“And so I guess it’s one of the reasons why, you know, winning the First Nations Prize was so exciting because I wrote a story that mattered to me, I wrote a story that resonated with me, that kind of looked at aspects of my experience.

“The statistics are so terrible. And I think for me as a mother now ... this part of my novel is about looking back at the past and trying to understand that from a different perspective, that experience.”

Best Australian Yarn competition event at WA Museum. Pictured - Sharleigh Crittenden
Best Australian Yarn competition event at WA Museum. Pictured - Sharleigh Crittenden Credit: Daniel Wilkins/The West Australian

Her achievements have not come without setbacks, and Crittenden says she considered giving up writing due to pushback and rejections.

“I actually almost stopped writing in about 2017 when I submitted a story to a journal and got rejected and I now understand that it’s pretty common, but it almost kind of made me give up on writing,” she says.

“And so, you know, I submitted to the Best Australian Yarn, I don’t know, I guess I wasn’t quite done yet. I hadn’t quite given up the fight.

“I’m definitely seeing writing as a potentially viable future for myself, which is, you know, that’s come completely by surprise.

“I just see that there’s a big gap between . . . First Nations views and the broader Australian community. I think stories have a big role to play in bridging that gap.

“It’s an experiential gap. I mean, a lot of non-Indigenous Australians would struggle to understand what it’s like growing up in the care system, and we’re so over-represented in that space ... and literature has a tremendous capacity for fostering empathy. You know, when we read stories, we read other people’s perspectives, we step into their shoes. And literature is a place where people are much more willing to do that.

“I think that’s the thing that’s most exciting for me about writing. As a First Nations writer we can invite people to come on a journey with us. We can invite them to walk in our shoes.”

Portrait of The West Australian Best Australian Yarn Competition Entrant Sharleigh Crittenden who is one of fifty Finalists photographed in tne Sydney CBD. Sydney. November 9, 2023. Photograph by James Alcock / West Australian
Portrait of The West Australian Best Australian Yarn Competition Entrant Sharleigh Crittenden who is one of fifty Finalists photographed in tne Sydney CBD. Sydney. November 9, 2023. Photograph by James Alcock / West Australian Credit: James Alcock/James Alcock / The West Australi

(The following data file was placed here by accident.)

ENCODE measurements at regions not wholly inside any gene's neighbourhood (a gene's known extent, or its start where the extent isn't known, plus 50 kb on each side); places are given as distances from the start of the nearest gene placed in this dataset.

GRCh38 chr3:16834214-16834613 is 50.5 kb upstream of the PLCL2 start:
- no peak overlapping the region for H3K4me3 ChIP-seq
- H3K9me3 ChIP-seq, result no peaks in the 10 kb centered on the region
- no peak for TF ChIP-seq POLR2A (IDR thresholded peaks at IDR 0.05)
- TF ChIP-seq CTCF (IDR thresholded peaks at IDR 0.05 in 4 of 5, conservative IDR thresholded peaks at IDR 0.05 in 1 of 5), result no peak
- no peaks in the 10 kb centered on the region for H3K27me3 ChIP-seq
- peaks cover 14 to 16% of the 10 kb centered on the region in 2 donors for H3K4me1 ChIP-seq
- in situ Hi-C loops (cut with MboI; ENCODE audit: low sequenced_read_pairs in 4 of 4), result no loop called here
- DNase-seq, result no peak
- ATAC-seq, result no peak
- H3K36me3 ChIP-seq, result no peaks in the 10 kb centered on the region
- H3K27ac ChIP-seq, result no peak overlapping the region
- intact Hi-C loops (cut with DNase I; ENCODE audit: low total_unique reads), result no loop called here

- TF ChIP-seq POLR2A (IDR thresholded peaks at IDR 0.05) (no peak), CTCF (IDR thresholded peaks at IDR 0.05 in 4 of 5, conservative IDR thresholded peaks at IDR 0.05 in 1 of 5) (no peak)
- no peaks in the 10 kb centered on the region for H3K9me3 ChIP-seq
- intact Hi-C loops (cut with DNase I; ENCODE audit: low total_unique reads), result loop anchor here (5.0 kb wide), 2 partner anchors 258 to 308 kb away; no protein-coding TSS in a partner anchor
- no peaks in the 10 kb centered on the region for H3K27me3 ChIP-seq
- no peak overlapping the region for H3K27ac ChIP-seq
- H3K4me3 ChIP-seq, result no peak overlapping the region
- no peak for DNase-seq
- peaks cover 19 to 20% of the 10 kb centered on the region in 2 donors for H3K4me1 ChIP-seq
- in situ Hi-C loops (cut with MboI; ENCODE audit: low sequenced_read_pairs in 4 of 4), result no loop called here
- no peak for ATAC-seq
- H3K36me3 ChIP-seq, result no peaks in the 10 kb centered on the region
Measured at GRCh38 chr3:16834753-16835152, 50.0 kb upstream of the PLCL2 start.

When asked about the legacy she wants to leave behind, Crittenden’s answer is simple: she wants a better world for her children and all children.

“I feel pretty strongly that my children are ... my legacy. And I want them to grow up to be compassionate and empathic people. I want them to see the nuance in the world, I want them to see, you know, the beauty but also to stand up for injustice, to do so with kindness and courage. I’d love our kids, not just my kids, but our kids to grow up in a world where they feel that they can take, I guess, ownership of their own stories, their life stories ... their life, they can decide I’m going to do this and I’m going to do that. I’d like to see that, kids not being held back.

“One of the hard things I think for a lot of children and not just First Nations children, but children who are in difficult circumstances, that their voices aren’t heard a lot of the time and they, you know, it’s a really big thing to say young person, you know, your voice matters and what happens to you matters.”

Entries to The Best Australian Yarn are open until August 12.

This year, the winner of the First Nations Prize will receive $3000 and is also eligible to win the overall Best Australian Yarn Prize of $50,000. For details, go to bestaustralianyarn.com.au. If you would like to learn more about the First Nations Prize, register for the free In Conversation with Sharleigh Crittenden event hosted by Garlett Group